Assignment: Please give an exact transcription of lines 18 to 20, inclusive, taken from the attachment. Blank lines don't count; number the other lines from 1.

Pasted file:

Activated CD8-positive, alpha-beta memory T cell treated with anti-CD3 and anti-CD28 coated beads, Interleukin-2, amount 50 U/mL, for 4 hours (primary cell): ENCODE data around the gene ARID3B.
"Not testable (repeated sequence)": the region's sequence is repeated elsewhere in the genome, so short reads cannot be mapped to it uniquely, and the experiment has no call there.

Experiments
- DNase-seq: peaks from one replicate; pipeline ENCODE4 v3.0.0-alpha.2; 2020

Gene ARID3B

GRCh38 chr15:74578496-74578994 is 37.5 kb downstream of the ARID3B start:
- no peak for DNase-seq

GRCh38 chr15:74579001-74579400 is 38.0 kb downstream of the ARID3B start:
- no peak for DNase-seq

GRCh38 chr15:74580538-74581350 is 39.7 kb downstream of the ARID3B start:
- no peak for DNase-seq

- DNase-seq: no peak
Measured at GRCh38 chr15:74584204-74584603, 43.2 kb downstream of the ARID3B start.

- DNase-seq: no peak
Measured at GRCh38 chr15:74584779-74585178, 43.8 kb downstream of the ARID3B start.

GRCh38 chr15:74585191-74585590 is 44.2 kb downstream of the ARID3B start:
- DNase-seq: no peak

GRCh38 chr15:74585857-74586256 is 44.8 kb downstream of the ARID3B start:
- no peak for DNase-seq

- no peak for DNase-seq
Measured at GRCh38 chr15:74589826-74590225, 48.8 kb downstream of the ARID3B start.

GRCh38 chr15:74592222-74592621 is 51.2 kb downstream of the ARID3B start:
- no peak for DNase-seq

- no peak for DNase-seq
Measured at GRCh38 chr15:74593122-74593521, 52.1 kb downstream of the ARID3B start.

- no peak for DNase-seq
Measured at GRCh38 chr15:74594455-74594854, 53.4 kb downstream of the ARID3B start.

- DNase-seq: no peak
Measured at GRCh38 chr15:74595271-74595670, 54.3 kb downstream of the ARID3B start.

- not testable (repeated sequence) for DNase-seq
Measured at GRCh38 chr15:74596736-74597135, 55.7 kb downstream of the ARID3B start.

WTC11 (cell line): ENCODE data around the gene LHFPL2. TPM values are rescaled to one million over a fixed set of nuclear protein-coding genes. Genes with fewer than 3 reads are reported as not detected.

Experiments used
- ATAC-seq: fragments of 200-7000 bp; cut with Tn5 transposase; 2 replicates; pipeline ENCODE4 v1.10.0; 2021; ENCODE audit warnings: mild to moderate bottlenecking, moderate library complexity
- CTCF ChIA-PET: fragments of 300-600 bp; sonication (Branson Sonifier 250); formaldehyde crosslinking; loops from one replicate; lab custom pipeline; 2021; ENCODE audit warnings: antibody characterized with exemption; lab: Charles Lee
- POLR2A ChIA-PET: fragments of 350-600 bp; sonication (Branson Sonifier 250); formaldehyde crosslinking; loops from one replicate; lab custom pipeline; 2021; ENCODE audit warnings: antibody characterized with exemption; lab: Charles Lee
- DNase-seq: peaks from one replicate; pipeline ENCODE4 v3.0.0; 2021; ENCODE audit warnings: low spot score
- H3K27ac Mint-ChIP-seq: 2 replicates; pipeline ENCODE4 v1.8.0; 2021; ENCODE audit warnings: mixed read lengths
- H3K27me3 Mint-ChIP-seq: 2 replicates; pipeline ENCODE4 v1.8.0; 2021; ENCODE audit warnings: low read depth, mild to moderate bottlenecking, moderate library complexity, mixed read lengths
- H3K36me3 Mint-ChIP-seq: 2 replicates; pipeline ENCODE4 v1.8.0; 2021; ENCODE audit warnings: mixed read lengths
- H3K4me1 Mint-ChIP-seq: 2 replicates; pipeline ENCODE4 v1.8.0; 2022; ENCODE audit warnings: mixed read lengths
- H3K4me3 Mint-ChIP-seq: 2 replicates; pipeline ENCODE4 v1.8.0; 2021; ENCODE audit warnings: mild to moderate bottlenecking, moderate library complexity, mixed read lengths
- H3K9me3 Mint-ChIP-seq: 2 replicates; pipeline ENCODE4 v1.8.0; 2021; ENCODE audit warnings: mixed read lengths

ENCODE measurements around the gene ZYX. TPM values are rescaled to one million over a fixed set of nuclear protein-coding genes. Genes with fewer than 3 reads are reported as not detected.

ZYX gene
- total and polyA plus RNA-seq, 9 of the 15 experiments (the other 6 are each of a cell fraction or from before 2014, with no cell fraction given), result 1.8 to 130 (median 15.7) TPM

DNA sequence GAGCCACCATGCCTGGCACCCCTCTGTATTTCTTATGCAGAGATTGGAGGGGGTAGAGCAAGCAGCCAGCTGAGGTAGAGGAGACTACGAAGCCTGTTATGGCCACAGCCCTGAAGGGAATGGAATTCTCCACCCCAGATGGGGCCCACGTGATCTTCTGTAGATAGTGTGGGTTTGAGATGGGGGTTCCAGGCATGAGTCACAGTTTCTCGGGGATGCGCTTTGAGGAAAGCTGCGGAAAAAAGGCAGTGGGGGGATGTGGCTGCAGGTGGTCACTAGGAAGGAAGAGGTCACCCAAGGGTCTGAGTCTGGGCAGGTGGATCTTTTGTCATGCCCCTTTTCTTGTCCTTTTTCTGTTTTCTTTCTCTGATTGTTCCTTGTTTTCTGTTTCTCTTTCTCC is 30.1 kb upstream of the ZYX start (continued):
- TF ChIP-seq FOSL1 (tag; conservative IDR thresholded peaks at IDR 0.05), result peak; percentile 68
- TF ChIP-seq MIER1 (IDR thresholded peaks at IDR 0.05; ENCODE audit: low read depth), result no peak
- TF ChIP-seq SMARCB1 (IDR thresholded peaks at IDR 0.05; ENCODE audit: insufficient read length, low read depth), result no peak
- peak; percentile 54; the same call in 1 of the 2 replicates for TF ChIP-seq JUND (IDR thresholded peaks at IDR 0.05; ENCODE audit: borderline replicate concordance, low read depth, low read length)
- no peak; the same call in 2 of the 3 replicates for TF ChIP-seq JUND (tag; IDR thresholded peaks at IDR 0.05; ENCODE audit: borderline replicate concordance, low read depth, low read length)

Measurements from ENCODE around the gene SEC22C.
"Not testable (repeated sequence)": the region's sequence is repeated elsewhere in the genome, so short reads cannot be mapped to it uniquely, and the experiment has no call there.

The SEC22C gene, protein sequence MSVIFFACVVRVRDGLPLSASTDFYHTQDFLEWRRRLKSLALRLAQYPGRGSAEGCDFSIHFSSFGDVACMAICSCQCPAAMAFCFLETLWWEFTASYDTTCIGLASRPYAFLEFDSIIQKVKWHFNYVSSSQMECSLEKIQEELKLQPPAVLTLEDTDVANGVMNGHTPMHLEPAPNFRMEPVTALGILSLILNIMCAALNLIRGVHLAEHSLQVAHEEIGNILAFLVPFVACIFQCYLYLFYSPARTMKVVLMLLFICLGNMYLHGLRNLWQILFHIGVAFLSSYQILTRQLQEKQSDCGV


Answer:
GRCh38 chr15:74585857-74586256 is 44.8 kb downstream of the ARID3B start:
- no peak for DNase-seq

- no peak for DNase-seq